Worried the Food and Drug Administration's proposed menu labeling regulations will create issues for your restaurant? Or, worse, that customers will start to demand this information, even though only chains having 20 or more units are required to offer it? Don't worry. It turns out there's an app for that.
We're still in the 60-day public comment period of the menu labeling regulation process, with the final rule set to be published later this summer. You can see a lot of the proposed language for yourself at http://www.fda.gov/Food/LabelingNutrition/ucm248732.htm.
It's hard to see any serious drawbacks for chain operators in the rule, except for the expense of getting accurate caloric content counts for every single menu item and then having their menus redone to display them. But operators having fewer than 20 units may still be affected. What will they do when patrons, newly accustomed to seeing voluminous nutritional information on chain menus, start complaining that smaller chains and independent don't offer the same?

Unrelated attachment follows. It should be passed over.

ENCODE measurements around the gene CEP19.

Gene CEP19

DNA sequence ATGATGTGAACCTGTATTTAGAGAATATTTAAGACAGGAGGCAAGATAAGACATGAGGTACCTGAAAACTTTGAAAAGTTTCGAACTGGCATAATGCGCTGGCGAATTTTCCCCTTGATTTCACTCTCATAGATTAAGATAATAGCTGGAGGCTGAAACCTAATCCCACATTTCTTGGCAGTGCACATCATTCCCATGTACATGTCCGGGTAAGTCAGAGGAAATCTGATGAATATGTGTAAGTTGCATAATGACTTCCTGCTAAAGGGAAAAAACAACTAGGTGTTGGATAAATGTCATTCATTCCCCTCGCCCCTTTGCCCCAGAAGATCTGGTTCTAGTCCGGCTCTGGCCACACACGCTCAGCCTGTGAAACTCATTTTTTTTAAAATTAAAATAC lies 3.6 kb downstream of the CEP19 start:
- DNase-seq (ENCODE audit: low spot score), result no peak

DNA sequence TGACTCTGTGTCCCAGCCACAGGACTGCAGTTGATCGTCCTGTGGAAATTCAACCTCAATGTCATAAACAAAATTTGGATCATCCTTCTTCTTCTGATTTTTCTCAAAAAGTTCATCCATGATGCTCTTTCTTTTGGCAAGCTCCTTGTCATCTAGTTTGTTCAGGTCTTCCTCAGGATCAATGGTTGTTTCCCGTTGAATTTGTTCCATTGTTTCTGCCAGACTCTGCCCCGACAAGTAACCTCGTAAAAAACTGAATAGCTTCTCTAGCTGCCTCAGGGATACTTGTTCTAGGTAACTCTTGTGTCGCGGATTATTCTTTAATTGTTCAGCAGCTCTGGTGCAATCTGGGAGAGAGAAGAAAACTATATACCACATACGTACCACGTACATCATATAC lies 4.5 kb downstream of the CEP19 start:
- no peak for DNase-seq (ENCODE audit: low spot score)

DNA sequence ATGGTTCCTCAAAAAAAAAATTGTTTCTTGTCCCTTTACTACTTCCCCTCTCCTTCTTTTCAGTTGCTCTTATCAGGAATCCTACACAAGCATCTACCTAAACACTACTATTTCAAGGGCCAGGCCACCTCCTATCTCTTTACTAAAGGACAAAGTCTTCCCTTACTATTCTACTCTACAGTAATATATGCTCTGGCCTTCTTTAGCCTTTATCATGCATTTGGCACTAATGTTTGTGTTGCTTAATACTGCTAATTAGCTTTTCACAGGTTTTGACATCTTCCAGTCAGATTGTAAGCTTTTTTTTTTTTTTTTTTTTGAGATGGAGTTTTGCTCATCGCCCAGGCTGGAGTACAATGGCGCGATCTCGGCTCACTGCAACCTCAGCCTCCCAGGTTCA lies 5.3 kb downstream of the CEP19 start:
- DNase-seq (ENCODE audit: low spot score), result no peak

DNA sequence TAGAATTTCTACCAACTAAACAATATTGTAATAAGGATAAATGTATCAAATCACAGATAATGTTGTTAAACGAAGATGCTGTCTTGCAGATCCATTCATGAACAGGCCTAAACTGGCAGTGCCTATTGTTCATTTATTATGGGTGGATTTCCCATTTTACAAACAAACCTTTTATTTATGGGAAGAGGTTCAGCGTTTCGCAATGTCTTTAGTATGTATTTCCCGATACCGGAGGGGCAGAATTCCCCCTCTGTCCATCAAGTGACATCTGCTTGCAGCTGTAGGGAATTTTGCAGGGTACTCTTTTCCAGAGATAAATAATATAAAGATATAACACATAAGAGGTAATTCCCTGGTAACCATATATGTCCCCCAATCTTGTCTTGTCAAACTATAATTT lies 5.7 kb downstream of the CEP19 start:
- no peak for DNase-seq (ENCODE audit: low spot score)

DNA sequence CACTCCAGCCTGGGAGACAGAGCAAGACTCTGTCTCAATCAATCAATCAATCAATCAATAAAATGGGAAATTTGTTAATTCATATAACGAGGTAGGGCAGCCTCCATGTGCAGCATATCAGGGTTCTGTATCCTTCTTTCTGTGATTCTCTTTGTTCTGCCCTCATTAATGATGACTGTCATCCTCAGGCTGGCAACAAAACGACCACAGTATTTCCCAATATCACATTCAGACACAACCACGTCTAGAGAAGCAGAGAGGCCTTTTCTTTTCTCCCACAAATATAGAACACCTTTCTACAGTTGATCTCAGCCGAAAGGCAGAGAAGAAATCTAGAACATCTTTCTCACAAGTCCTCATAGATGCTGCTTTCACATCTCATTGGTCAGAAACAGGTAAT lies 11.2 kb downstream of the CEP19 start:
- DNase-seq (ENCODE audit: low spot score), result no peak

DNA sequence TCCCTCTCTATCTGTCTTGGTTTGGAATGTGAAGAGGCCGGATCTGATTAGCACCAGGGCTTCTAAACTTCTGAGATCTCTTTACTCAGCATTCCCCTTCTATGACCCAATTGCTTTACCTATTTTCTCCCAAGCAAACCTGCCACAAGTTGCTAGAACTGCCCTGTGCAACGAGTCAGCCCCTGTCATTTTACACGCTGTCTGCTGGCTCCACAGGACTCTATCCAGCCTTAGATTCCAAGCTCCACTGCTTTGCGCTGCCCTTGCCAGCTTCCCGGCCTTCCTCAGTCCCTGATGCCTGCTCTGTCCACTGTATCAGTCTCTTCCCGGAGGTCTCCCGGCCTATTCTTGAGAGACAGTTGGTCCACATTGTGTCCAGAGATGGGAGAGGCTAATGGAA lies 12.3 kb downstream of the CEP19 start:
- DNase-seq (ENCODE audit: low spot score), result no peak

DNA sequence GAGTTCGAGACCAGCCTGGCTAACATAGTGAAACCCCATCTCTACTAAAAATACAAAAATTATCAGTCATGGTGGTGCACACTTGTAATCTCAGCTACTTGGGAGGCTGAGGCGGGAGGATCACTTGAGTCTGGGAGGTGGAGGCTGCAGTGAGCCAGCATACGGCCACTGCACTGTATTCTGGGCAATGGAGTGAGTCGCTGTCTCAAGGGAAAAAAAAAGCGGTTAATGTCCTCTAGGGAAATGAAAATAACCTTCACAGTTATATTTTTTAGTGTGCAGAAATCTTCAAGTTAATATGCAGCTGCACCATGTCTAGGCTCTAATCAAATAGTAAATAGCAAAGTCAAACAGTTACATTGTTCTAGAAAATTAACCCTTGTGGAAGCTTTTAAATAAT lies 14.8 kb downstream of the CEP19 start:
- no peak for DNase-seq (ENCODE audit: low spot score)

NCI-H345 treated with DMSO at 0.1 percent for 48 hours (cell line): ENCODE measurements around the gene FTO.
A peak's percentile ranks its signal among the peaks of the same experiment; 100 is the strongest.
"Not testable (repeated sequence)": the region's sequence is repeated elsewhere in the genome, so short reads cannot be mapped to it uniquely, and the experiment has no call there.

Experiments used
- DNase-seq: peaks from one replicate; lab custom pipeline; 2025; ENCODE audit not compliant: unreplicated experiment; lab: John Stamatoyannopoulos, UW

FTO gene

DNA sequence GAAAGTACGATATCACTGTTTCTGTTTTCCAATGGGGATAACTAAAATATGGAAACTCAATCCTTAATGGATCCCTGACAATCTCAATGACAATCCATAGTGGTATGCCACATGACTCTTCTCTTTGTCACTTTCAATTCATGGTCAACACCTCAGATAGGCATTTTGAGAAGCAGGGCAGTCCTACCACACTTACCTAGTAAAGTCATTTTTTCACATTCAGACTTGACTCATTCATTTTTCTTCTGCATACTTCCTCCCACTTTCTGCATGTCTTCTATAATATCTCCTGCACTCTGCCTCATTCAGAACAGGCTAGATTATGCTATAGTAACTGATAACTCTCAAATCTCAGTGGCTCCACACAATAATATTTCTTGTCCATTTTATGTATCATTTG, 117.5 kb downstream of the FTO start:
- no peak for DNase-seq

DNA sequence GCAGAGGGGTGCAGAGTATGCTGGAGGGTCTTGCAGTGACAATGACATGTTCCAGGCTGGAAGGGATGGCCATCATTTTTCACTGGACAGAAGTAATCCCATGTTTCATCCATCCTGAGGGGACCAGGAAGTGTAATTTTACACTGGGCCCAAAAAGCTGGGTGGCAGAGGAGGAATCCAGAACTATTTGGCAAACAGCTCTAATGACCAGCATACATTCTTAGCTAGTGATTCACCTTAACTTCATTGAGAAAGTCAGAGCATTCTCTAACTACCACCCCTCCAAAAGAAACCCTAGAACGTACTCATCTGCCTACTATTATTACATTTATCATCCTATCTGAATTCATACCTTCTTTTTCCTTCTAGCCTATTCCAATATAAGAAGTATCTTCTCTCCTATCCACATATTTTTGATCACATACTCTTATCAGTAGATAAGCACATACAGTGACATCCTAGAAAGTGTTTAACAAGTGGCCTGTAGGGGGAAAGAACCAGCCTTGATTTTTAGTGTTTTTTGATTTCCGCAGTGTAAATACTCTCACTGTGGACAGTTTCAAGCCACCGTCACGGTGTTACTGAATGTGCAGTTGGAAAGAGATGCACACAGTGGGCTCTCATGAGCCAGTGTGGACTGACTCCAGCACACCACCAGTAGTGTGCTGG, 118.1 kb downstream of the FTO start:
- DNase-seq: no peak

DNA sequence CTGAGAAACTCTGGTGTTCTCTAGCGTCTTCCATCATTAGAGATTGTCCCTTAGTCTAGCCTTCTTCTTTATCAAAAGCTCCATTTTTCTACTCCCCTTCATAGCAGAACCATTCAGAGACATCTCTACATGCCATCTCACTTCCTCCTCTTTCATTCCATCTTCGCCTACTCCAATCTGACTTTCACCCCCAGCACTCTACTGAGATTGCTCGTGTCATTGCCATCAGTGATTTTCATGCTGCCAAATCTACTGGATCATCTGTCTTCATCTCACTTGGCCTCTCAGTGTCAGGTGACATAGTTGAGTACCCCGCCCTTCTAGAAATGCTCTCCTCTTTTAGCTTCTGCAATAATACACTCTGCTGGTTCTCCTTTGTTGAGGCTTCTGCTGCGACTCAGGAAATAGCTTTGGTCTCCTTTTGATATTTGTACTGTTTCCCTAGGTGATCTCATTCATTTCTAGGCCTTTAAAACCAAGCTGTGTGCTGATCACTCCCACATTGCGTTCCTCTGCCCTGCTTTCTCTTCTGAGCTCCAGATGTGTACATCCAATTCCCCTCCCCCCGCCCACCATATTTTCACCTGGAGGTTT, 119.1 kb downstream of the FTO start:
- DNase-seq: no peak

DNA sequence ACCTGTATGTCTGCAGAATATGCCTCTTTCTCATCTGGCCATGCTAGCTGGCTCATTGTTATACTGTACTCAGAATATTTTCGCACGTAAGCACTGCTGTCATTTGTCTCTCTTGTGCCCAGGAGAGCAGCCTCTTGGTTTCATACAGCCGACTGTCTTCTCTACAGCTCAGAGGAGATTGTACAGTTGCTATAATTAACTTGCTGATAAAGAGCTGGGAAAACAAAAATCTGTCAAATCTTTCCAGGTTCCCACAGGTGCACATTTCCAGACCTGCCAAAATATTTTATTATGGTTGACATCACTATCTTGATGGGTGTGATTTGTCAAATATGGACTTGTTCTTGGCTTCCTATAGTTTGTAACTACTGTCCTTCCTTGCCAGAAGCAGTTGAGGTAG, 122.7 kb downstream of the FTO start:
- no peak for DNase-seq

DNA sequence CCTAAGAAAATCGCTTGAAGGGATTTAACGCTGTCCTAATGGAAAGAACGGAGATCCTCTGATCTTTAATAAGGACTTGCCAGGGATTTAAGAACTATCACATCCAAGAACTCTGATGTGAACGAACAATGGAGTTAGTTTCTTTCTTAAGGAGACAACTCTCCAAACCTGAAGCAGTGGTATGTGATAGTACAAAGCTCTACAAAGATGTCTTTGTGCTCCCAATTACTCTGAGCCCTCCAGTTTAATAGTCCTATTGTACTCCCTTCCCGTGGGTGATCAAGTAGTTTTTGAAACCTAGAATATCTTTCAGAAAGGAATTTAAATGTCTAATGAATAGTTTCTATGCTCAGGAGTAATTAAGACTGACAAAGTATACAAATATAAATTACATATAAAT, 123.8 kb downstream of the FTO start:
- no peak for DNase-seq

The people who run diet and fitness tracking site DailyBurn think they have an answer: Meal Snap. Presuming either the operator or the customer has an Apple iPhone, he or she can take a picture of a customer's order and upload it to Meal Snap's Foodscanner database. “Within minutes, the app sends an alert directly to the user's phone providing a range of the calories for the meal photographed,” the DailyBurn people say.
No, it's not exactly the same as having a team of dietitians put every single item on your menu through a rigorous nutritional analysis. But we're talking about an app you can download from iTunes for $2.99. As a quick and dirty solution to menu labeling, it's hard to beat this price.
We can see operators submitting pictures of their plated meals to Meal Snap so that they have the information in hand whenever a customer asks about an item's nutritional content. It's not a perfect solution, of course, but we're betting most customers will be happy to get a ballpark estimate instead of a “I don't know” answer to their calorie count questions.